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When undue influence may have corrupted the terms of a New York will

On Behalf of | Feb 18, 2024 | Probate |

Adults in New York generally have the legal authority to draft a will or other estate planning documents. They can provide very clear instructions to other people about what should happen with their property after their passing. A will allows someone to leave resources for people other than their closest family members or to designate specific assets intended for particular beneficiaries. Someone’s will allow them to leave meaningful bequests for the people they love the most or to allocate funds for a charitable cause.

Those administering the estate of a loved one or expecting to inherit after an individual dies often feel grateful that their loved one took the time to plan. However, the specific terms included in someone’s may ultimately raise questions about its validity. As a result, sometimes, family members may take legal action against an estate because they believe that an outside party exerted undue influence on a testator.

What constitutes undue influence?

The term undue influence refers to scenarios in which one party uses their relationship with someone else to manipulate or control their decisions. For the purposes of estate planning, undue influence involves one party trying to manipulate the legacy decisions of another adult. Usually, the person manipulating the testator is in a position of trust or personal authority. Children, grandchildren and spouses could exert undue influence on someone. Professional caregivers who provide daily support for vulnerable adults could also potentially influence their estate plans.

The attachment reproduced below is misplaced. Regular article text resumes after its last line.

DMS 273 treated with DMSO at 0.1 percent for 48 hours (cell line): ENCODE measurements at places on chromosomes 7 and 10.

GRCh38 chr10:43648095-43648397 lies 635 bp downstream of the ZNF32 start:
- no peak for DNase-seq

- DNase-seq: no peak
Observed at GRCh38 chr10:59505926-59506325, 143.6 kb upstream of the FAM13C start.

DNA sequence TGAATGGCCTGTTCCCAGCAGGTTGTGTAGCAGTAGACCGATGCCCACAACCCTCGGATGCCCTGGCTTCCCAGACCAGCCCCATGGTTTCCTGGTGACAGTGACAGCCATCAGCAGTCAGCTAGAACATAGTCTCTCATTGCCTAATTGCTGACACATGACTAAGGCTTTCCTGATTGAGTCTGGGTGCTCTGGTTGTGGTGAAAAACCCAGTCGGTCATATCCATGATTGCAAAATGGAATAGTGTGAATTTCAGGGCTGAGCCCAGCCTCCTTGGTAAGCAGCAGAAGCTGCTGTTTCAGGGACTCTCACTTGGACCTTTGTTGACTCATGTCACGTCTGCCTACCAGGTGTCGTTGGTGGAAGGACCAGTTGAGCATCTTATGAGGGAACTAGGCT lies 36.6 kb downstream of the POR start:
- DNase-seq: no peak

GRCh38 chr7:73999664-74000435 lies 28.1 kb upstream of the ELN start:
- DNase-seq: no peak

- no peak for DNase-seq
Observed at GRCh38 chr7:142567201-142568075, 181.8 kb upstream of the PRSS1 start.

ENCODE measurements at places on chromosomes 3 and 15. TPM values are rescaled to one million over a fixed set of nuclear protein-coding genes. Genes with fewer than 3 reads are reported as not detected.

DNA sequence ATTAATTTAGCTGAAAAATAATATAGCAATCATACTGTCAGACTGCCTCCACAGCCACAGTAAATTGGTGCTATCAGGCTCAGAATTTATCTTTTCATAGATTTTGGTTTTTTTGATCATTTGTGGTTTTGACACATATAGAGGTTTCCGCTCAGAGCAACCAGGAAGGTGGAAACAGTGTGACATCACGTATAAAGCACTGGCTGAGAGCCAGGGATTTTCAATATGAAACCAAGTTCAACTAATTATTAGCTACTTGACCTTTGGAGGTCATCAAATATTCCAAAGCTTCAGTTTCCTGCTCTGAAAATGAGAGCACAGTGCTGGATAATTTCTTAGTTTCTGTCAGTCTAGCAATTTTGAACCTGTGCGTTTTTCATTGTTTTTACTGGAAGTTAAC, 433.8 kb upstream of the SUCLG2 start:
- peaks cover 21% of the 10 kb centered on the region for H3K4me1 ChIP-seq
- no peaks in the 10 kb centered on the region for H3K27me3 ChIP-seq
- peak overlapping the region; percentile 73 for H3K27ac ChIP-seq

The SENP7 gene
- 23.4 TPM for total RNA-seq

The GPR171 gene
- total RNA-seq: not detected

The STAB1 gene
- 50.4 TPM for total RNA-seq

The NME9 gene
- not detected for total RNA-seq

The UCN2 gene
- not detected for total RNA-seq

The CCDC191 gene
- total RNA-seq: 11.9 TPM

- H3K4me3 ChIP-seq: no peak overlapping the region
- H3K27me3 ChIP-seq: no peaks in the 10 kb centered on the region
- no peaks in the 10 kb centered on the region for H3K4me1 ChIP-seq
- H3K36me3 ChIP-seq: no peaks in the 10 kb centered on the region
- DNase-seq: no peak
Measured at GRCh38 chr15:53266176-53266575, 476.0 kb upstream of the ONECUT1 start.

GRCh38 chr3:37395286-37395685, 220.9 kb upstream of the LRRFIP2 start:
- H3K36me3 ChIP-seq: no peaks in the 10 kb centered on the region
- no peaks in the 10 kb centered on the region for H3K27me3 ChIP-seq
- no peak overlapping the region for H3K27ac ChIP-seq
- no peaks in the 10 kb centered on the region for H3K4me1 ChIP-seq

How can families prove undue influence?

There are several key elements to a claim of undue influence pursued in the New York probate courts. The first involves establishing that the testator was somehow vulnerable. The second necessary factor for an undue influence claim is that someone was in a position to leverage authority or manipulate the testator. Finally, the person accused of undue influence typically needs to benefit from someone’s estate plan.

The more records families have of someone’s prior estate planning efforts and other unique family circumstances, the easier it may be to prove that an outside party inappropriately influenced the final terms set by a testator. Contesting a will based on allegations of undue influence may help family members uphold the decedent’s true wishes.

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